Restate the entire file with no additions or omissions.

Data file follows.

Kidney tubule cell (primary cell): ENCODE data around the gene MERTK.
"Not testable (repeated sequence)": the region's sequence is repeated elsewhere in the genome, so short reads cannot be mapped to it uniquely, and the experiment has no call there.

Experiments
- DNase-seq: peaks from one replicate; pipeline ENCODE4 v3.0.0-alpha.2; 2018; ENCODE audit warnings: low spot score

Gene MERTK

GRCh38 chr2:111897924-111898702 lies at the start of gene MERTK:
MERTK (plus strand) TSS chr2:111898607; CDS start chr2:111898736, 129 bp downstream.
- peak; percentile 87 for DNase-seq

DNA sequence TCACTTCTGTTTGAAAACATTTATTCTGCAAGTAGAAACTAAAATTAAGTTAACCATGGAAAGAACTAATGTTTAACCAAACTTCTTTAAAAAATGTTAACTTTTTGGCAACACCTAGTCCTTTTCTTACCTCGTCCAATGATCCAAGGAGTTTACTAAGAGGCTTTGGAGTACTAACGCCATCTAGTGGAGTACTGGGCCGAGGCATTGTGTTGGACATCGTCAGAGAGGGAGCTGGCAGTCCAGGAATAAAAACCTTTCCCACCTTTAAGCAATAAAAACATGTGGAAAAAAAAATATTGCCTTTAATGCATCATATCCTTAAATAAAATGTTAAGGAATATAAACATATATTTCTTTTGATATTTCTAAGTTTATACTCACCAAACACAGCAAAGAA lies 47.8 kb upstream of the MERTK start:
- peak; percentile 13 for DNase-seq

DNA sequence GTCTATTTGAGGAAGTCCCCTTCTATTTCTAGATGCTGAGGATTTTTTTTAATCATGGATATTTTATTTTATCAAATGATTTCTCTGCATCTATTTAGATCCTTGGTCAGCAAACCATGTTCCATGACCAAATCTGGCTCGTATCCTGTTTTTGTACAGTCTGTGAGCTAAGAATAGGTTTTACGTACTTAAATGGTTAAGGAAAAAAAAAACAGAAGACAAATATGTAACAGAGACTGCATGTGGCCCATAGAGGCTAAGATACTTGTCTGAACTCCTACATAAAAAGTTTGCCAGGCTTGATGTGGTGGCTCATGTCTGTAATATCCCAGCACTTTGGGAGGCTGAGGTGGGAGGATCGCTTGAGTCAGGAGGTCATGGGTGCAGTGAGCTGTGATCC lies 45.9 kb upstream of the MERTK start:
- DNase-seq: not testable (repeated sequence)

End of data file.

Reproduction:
Kidney tubule cell (primary cell): ENCODE data around the gene MERTK.
"Not testable (repeated sequence)": the region's sequence is repeated elsewhere in the genome, so short reads cannot be mapped to it uniquely, and the experiment has no call there.

Experiments
- DNase-seq: peaks from one replicate; pipeline ENCODE4 v3.0.0-alpha.2; 2018; ENCODE audit warnings: low spot score

Gene MERTK

GRCh38 chr2:111897924-111898702 lies at the start of gene MERTK:
MERTK (plus strand) TSS chr2:111898607; CDS start chr2:111898736, 129 bp downstream.
- peak; percentile 87 for DNase-seq

DNA sequence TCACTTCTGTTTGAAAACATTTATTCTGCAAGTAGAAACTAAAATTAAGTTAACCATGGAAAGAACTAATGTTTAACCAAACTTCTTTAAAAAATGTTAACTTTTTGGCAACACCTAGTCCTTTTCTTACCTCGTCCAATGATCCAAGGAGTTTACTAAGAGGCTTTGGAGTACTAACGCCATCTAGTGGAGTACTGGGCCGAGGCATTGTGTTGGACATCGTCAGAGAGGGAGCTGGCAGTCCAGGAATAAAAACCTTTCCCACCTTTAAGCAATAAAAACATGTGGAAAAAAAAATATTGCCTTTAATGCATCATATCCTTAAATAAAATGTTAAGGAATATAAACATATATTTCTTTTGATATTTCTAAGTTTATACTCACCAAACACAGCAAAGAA lies 47.8 kb upstream of the MERTK start:
- peak; percentile 13 for DNase-seq

DNA sequence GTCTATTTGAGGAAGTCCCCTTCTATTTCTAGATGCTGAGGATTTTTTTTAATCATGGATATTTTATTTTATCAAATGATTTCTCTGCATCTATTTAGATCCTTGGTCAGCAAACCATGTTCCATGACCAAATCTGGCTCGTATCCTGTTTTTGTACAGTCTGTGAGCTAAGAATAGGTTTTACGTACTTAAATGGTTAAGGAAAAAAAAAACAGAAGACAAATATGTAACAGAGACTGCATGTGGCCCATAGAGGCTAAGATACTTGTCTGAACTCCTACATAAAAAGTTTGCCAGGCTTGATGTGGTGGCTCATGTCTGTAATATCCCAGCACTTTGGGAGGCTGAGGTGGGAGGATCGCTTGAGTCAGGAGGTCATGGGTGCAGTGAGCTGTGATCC lies 45.9 kb upstream of the MERTK start:
- DNase-seq: not testable (repeated sequence)